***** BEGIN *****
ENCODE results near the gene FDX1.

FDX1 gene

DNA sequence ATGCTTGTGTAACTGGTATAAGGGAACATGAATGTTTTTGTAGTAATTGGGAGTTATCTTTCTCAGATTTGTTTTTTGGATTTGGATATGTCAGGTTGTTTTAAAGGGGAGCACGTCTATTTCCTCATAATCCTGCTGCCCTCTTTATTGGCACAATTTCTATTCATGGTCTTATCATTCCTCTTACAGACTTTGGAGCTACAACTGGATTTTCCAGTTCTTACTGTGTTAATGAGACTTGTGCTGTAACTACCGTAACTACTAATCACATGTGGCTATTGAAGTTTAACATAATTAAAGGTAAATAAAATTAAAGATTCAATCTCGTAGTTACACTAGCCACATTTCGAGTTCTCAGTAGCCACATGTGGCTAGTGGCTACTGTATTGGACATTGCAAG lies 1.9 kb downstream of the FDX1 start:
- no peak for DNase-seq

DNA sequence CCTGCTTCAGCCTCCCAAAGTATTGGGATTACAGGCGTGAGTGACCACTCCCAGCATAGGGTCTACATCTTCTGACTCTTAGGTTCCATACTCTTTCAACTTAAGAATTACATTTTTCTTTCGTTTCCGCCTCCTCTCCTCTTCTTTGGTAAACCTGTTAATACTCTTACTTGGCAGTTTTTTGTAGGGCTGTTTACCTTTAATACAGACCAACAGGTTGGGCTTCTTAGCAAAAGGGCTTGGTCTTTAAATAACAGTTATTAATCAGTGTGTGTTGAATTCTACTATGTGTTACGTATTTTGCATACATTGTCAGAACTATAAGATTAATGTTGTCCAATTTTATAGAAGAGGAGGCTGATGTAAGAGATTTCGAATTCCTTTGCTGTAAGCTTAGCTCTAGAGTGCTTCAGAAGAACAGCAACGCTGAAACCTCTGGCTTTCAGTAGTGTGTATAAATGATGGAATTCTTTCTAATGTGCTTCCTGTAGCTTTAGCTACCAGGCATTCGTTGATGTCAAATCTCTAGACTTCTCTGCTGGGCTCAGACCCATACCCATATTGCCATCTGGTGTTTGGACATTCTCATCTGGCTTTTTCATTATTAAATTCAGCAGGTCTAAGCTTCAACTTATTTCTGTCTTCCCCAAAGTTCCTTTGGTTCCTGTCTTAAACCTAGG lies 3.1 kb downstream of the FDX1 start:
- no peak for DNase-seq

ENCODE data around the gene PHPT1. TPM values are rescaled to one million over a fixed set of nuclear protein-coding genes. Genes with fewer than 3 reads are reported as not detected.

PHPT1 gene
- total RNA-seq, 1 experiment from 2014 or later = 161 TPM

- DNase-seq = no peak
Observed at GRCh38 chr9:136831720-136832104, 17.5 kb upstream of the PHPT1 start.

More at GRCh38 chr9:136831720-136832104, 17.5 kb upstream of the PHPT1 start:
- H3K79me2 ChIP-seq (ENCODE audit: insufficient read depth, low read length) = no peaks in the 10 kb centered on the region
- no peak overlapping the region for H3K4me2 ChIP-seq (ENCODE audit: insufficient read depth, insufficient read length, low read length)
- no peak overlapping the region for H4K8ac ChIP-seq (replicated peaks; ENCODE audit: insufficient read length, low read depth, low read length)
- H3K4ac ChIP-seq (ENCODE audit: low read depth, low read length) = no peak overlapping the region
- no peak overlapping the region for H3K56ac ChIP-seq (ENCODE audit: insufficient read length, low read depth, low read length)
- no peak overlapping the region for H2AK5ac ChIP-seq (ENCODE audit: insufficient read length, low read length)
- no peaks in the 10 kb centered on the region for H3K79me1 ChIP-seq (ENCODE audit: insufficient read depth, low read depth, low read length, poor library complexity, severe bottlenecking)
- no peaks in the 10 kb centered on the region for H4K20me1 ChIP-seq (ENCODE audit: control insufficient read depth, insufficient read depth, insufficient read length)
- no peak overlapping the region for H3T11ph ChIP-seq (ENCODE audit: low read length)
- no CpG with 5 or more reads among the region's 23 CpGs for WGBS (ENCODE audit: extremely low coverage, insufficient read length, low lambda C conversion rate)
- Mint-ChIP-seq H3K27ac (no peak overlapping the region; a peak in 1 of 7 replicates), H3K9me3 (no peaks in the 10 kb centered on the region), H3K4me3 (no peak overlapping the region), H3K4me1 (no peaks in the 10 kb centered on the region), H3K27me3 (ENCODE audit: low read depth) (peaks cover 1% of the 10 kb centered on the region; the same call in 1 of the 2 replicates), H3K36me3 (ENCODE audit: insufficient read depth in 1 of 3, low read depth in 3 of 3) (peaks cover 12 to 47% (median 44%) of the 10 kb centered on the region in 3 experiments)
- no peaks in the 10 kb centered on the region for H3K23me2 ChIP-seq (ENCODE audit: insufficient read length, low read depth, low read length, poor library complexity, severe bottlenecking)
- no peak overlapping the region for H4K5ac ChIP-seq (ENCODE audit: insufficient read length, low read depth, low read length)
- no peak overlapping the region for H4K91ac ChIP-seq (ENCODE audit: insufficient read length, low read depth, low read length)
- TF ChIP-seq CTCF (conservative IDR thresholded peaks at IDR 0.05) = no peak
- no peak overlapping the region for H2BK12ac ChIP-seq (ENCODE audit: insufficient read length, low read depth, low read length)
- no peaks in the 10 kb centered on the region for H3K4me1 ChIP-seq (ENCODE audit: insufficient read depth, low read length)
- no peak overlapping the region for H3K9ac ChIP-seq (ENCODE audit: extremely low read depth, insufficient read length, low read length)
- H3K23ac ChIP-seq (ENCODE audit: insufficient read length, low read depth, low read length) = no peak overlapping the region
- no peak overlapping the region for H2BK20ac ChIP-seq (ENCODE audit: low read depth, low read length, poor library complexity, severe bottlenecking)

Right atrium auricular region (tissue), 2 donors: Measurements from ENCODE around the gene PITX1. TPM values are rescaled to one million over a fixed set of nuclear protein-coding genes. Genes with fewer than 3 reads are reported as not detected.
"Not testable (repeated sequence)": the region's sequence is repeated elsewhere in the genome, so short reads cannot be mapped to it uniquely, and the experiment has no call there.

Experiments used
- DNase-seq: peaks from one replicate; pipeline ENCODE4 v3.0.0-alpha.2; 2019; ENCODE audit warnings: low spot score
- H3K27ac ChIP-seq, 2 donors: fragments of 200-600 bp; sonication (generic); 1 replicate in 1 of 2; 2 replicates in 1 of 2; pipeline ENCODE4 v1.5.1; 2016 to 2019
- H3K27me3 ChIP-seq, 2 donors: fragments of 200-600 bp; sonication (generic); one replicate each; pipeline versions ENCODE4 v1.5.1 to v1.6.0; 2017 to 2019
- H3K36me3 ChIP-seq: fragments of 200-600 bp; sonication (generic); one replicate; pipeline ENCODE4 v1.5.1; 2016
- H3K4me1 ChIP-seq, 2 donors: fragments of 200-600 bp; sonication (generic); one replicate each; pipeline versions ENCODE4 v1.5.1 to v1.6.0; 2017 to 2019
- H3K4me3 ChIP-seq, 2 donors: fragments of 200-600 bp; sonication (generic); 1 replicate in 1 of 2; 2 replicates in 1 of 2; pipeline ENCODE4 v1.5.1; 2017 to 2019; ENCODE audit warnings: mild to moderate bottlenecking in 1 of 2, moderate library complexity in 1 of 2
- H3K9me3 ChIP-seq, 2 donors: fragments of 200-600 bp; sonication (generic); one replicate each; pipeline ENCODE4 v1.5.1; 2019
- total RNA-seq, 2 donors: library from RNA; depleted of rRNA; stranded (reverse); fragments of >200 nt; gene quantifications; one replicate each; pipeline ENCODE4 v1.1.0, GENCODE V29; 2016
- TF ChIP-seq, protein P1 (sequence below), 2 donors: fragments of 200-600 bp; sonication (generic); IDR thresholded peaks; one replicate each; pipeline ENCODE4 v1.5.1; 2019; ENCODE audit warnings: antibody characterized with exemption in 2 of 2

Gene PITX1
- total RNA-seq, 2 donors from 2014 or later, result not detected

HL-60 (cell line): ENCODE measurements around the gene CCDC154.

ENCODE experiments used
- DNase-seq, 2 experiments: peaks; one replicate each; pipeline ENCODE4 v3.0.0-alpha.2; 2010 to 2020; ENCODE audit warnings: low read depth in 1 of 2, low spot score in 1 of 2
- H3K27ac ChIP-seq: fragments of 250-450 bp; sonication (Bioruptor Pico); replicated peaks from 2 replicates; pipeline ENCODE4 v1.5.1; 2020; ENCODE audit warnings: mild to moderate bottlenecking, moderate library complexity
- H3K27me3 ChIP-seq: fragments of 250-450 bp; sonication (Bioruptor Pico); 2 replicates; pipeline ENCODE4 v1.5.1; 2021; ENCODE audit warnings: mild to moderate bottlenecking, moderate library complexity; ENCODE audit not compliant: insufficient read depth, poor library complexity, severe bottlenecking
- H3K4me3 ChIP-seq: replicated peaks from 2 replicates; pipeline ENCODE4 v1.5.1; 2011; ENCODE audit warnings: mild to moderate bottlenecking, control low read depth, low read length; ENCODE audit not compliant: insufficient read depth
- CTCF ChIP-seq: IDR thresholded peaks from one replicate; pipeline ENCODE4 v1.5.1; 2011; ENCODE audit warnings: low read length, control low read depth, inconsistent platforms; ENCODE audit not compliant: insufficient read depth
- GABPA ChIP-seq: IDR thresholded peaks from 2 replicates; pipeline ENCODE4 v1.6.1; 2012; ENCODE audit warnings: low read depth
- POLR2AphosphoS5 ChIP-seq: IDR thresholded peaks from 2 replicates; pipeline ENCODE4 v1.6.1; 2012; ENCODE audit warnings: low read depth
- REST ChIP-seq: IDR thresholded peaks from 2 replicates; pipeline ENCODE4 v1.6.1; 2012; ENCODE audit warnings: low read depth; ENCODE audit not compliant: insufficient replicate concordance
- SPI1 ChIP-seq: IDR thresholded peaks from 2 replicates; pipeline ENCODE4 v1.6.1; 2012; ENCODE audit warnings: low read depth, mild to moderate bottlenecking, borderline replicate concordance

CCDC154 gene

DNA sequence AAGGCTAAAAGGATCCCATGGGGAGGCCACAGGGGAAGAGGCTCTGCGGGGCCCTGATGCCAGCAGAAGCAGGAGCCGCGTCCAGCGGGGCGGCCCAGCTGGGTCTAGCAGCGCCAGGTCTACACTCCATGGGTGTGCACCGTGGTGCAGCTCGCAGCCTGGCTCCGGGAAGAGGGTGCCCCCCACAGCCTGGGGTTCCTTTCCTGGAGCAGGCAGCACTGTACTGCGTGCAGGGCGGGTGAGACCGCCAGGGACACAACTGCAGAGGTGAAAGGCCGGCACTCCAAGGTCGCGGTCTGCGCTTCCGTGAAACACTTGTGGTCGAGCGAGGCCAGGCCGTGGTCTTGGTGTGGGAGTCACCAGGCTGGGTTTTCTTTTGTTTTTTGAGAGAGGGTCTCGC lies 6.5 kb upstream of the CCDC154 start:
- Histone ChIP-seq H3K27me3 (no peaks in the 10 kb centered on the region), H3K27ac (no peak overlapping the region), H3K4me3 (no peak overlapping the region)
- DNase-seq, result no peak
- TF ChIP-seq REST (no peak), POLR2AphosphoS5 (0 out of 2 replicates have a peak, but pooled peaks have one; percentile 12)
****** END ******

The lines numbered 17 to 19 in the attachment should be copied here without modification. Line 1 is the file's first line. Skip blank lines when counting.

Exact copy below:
- no peak overlapping the region for H3K56ac ChIP-seq (ENCODE audit: insufficient read length, low read depth, low read length)
- no peak overlapping the region for H2AK5ac ChIP-seq (ENCODE audit: insufficient read length, low read length)
- no peaks in the 10 kb centered on the region for H3K79me1 ChIP-seq (ENCODE audit: insufficient read depth, low read depth, low read length, poor library complexity, severe bottlenecking)